Not everyone has wisdom teeth, and those that do may not need to get them removed.
Those are the lucky few. Wisdom teeth are usually one to four permanent adult teeth located in the back corners at the top and bottom of the mouth. Wisdom teeth that need to be extracted are usually impacted or don’t have room to grow. Pain, infection as well as other dental problems are caused by them. Dentists or oral surgeons will be able to extract the problematic tooth/teeth. Even if impacted wisdom teeth aren’t causing issues at the time of the checkup, dentists and oral surgeons recommend removing them anyway to prevent future issues.
Wisdom teeth that are impacted can grow at an angle that will cause problems with the neighboring tooth. It can also grow towards the back of the mouth or even at a right angle to other teeth. Impacted wisdom teeth can simply grow straight up and down but not burst through the jawbone.
Problems from impacted wisdom tooth include:
- Trapped food and debris behind it
- Infection or gum disease
- Tooth decay in wisdom tooth
- Damage to nearby tooth or bone
- Cyst development around the tooth
There are some risks involved with surgical removal of wisdom teeth, as with any surgery. These surgeries will involve making an incision in the gum tissue as well as removing bone if need be. Some complications can occur such as:
- Painful dry socket
- Infection in the socket
- Damage to other teeth, nerves, jawbone or sinuses
Have any questions? Call Dr. Heather Darcey at Space Age Smiles 281-317-6881
The dentist or oral surgeon performing the procedure will use one of three types of anesthesia – local, sedation or general.
Local anesthesia will be used if the procedure isn’t too complicated.
The patient will be awake during the entire process but will be unable to feel pain. Sedation through an IV may be used as another type of anesthesia. The patient will be semi-awake but will be unable to feel any pain. He/She will also not have much memory of the surgery. General anesthesia will make the patient lose consciousness with a team of dental professionals monitoring his/her medication, breathing, temperature, fluids and blood pressure. There will be no pain or memory of the procedure.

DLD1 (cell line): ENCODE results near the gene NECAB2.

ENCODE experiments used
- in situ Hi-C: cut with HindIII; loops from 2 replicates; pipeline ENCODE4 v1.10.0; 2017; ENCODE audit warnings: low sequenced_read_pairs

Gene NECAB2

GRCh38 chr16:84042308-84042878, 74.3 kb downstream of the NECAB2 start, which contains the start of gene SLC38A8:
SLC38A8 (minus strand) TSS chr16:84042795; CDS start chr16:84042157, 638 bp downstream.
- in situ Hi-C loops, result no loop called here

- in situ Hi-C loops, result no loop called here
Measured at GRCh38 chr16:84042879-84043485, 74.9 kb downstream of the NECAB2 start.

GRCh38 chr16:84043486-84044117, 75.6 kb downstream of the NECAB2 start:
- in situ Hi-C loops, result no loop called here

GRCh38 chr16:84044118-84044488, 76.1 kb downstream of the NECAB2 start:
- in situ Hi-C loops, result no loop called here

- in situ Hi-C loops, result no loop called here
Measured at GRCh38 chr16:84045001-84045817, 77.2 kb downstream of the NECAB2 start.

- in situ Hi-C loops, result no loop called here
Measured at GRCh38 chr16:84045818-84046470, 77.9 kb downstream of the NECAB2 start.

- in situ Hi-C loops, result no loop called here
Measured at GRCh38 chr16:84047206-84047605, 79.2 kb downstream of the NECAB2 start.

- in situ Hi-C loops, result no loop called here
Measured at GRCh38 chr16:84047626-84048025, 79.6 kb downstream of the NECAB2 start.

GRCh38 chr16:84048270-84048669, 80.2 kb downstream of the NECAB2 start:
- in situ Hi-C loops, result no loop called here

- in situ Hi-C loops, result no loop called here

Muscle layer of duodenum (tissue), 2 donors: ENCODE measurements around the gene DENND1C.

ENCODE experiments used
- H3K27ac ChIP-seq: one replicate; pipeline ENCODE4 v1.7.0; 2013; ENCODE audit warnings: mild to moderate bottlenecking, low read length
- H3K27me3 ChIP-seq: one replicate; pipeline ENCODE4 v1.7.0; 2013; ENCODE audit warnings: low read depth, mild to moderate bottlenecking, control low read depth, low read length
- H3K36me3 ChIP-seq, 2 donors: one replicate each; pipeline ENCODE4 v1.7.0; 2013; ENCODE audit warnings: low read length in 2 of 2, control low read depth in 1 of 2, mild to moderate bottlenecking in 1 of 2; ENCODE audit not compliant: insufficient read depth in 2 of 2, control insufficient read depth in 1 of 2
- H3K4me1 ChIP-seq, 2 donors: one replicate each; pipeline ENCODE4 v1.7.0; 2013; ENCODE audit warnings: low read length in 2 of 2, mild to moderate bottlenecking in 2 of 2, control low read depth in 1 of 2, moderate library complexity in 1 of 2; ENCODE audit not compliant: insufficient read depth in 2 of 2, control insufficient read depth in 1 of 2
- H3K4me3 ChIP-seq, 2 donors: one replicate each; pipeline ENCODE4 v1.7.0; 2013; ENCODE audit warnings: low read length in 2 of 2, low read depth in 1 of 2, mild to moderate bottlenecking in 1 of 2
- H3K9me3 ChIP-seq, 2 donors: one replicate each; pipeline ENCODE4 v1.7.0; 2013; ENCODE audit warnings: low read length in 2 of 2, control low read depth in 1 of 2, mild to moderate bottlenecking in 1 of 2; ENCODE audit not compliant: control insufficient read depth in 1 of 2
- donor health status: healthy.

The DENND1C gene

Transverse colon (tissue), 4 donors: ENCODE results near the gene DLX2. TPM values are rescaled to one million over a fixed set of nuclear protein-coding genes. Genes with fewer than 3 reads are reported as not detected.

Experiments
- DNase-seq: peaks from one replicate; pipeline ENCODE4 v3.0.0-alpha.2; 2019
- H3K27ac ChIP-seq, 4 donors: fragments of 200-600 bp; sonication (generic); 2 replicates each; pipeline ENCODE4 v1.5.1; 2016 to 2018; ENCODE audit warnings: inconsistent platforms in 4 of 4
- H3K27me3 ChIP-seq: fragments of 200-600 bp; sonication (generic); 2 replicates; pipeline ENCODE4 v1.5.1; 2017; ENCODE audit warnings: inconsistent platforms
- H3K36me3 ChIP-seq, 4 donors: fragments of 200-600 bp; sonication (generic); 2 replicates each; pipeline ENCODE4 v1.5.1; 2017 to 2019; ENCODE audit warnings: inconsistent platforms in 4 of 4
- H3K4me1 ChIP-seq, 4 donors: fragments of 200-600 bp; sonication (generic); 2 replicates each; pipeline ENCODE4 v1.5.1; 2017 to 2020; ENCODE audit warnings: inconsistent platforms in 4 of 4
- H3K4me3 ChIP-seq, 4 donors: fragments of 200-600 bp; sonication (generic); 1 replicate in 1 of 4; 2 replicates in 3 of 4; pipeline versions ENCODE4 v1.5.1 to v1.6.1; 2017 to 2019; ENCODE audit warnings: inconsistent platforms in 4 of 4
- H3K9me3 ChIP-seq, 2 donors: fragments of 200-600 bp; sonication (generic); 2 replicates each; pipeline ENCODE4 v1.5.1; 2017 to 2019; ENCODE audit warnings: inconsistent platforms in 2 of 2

Wisdom tooth extraction is a relatively simple process. The dentist or oral surgeon will:
- Make an incision in the gum tissue to expose the tooth and bone in question
- Remove any bone that blocks access to the wisdom tooth root
- Divide the tooth in section to make removal easier
- Remove the tooth sections
- Clean the surgical site as well as any debris from the tooth or bone
- Stitch the wound closed if necessary
- Place gauze over the site to control bleeding and help a blood clot form
After surgery, make sure to follow the dentist or oral surgeon’s instructions for a quick and healthy healing time. Call right away if the patient has any of these symptoms:
- Difficulty swallowing or breathing
- Excessive bleeding
- Severe pain
- Worsening swelling
- A bad taste in the mouth that can’t be removed with salt water rinsing
- Pus or oozing from the socket
- Persistent numbness or loss of feeling
- Blood or pus in nasal discharge
A follow up will not be needed unless stitches need to be removed, complications arose during the procedure or there are persistent problems after the surgery.